© 2021
In touch with the world ... at home on the High Plains
Play Live Radio
Next Up:
0:00 0:00
Available On Air Stations

Boost for public school teachers included in Texas Senate's property tax relief plan

 Lt. Gov. Dan Patrick speaks explains to reporters at the Texas Capitol his initial plan to cut property taxes in Texas on March 14, 2023.
Sergio Martínez-Beltrán
Lt. Gov. Dan Patrick speaks explains to reporters at the Texas Capitol his initial plan to cut property taxes in Texas on March 14, 2023.

Despite the Senate moving its plan forward Wednesday, the measure seems destined for deadlock. A Texas House panel also passed its proposal to cut property taxes — which is significantly different from the Senate’s.

Welcome to legislative overtime, part two.

Lawmakers reconvened in Austin Wednesday, tasked by Gov. Greg Abbott with finally figuring out a way to lower Texan's property taxes.

But already, Texas legislators seem poised to hit the same roadblocks and disagreements they faced during the state's first special session.

For the second time in over a month, the Texas Senate on Wednesday passed its plan to cut property taxes. The chamber’s plan includes redirecting state funds to buy down school district’s maintenance and operations taxes while also increasing the homestead exemption.

The measure is similar to the plan the Senate passed last month during the first special session, a proposal that fell flat after failing to receive support in the Texas House.

Senators on Wednesday also unanimously approved an amendment by Sen. Roland Gutierrez, D-San Antonio, that would amend the constitution to provide a $2,000 supplemental payment for teachers in urban areas, and a $6,000 supplemental payment for those teaching in rural communities.

“This is legislative work right here,” Gutierrez told his colleagues from the Senate floor.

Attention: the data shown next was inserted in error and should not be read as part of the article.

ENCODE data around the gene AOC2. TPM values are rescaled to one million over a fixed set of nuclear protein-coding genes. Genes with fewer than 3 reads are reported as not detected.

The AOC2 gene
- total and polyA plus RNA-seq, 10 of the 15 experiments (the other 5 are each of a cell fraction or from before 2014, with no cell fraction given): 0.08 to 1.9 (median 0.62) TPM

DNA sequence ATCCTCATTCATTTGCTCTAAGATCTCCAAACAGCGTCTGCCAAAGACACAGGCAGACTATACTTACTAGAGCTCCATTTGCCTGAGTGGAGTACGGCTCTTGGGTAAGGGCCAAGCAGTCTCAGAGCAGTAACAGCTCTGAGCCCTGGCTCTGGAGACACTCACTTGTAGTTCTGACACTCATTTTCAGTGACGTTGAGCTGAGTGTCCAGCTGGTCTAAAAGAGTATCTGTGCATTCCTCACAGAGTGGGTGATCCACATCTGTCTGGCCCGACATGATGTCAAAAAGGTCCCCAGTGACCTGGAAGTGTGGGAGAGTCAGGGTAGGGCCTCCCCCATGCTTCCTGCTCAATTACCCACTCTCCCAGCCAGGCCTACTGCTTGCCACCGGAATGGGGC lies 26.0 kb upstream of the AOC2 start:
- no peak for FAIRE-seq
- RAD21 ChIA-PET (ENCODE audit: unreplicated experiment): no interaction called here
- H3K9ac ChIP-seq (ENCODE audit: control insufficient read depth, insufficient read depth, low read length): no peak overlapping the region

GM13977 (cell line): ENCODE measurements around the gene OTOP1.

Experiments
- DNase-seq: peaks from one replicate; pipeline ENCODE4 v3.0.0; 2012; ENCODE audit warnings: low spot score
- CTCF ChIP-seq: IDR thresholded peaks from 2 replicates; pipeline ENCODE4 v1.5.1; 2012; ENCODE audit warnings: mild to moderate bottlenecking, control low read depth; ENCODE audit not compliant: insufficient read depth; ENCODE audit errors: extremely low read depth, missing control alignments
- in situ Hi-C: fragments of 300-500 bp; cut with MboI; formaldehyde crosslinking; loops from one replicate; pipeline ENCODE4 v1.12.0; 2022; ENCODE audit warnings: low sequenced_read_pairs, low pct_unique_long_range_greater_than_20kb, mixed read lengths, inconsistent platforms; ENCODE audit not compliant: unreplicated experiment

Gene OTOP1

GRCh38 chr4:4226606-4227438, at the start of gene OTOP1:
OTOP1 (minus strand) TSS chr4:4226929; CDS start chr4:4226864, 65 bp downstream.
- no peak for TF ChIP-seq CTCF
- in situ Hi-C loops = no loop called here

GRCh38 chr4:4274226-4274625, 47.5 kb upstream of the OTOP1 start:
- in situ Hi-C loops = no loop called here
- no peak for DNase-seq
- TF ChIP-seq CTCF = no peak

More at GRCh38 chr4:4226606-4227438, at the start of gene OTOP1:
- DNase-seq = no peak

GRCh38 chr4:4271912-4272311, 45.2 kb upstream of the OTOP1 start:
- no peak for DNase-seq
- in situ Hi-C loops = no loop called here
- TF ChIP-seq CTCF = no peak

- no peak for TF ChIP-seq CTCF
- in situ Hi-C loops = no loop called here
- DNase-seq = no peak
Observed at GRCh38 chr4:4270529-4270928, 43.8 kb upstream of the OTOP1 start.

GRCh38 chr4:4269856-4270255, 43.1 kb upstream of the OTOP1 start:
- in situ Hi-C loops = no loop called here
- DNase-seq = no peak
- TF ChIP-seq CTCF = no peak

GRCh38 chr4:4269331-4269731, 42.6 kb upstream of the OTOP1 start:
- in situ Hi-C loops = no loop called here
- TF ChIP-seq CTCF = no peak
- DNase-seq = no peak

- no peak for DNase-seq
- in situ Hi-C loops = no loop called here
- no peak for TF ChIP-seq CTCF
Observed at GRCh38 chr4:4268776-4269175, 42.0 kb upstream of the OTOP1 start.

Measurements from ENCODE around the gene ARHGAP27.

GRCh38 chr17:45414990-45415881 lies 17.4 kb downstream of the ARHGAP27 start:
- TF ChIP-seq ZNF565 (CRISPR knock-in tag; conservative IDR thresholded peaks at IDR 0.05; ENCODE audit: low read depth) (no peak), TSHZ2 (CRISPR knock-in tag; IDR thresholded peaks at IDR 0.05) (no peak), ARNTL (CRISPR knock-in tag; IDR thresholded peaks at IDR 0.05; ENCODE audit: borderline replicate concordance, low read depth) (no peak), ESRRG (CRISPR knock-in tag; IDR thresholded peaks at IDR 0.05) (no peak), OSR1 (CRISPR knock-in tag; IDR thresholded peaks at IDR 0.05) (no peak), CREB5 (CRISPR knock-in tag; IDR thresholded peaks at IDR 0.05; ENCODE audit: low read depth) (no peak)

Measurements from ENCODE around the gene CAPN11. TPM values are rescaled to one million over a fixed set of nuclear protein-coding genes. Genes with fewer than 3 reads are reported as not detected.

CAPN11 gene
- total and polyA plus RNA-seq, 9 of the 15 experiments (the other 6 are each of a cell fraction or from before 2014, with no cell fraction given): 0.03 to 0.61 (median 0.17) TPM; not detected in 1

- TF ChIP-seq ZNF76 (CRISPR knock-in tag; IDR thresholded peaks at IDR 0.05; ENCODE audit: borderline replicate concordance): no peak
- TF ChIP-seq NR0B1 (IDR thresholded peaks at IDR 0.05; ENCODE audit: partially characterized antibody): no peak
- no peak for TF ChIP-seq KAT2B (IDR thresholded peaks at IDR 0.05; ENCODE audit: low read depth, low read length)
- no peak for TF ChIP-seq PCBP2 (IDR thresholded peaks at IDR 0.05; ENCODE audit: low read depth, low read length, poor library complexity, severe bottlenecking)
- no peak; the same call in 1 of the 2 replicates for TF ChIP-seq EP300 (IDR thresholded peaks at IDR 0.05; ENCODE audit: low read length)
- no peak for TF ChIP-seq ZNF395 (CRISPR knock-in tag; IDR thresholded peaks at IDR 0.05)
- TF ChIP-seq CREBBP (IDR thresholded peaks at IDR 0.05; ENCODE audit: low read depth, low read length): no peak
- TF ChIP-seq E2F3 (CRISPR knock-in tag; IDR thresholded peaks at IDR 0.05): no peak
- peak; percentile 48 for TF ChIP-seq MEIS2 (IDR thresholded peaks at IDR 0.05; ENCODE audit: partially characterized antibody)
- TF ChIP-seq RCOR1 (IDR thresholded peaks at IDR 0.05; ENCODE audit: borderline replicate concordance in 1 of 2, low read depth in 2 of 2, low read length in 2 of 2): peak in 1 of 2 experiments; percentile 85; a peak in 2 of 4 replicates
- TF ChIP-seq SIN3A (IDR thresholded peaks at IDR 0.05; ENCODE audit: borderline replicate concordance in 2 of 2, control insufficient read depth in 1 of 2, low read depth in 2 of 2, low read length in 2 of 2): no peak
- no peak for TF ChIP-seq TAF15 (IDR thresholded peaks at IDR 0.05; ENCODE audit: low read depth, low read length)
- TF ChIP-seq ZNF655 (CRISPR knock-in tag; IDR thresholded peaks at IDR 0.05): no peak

Competing plans to tackle property taxes

Under the Senate’s proposal, nearly $18 billion would be used to increase the homestead exemption from $40,000 to $100,000 for most homeowners, and to reduce public school districts maintenance and operation tax rate.

An additional $3.2 billion would be used to cover the supplemental payments for teachers over the next two-year budget cycle.

But these cuts and salary bumps are subject to the full Legislature passing them, andvoters supporting the constitutional amendment for teachers in November.

Sen. Paul Bettencourt, R-Houston, called the pair of bills “exceptional.”

“The public has already approved homestead exemptions by 85 to 87 percent,” Bettencourt said Wednesday before the vote. “I cannot imagine them not approving this by the same amount because this is a supplemental payment to some of the hardest-working people in the state of Texas.”

The Senate’s vote came on the first day of the second called special session.

But, once again, the measures seem to have a grim fate.

A Texas House panel on Wednesday moved forward a property tax relief plan that does not include increasing the homestead exemption. Instead, the House proposal only includes about $12.3 billion to buy down the rate of the school districts maintenance and operation property taxes.

This proposal has been favored by Gov. Greg Abbott.

Republican House members on the House Ways and Means Committee didn’t talk to reporters after the committee’s vote.

When asked for comment, Chairman Morgan Meyer, R-University Park, told reporters “I’m good right now, but thank you!”

No signs of negotiations

As of Wednesday afternoon, it was clear that the Senate and the House continue to double down on their respective proposals.

The chambers now have just 29 more days to get together and negotiate an agreement. If not, Gov. Abbott has promised to keep calling for special sessions until legislation gets to his desk.

Lt. Gov. Dan Patrick, who has said the Senate proposal will give the most benefits to the most people, told lawmakers Wednesday he reached out to House Speaker Dade Phelan to schedule a meeting.

“I sent him a text and said the best way to resolve this is face to face,” Patrick said. “I believe we can get this resolved quickly.”

Phelan’s office didn’t reply to a request for comment from The Texas Newsroom.

Patrick added that he hopes the House passes the legislation adopted Wednesday by the Senate.

Copyright 2023 KUT 90.5. To see more, visit KUT 90.5.

Sergio Martínez-Beltrán is Nashville Public Radio’s political reporter. Prior to moving to Nashville, Sergio covered education for the Standard-Examiner newspaper in Ogden, Utah. He is a Puerto Rico native and his work has also appeared on NPR station WKAR, San Antonio Express-News, Inter News Service, GFR Media and WMIZ 1270 AM.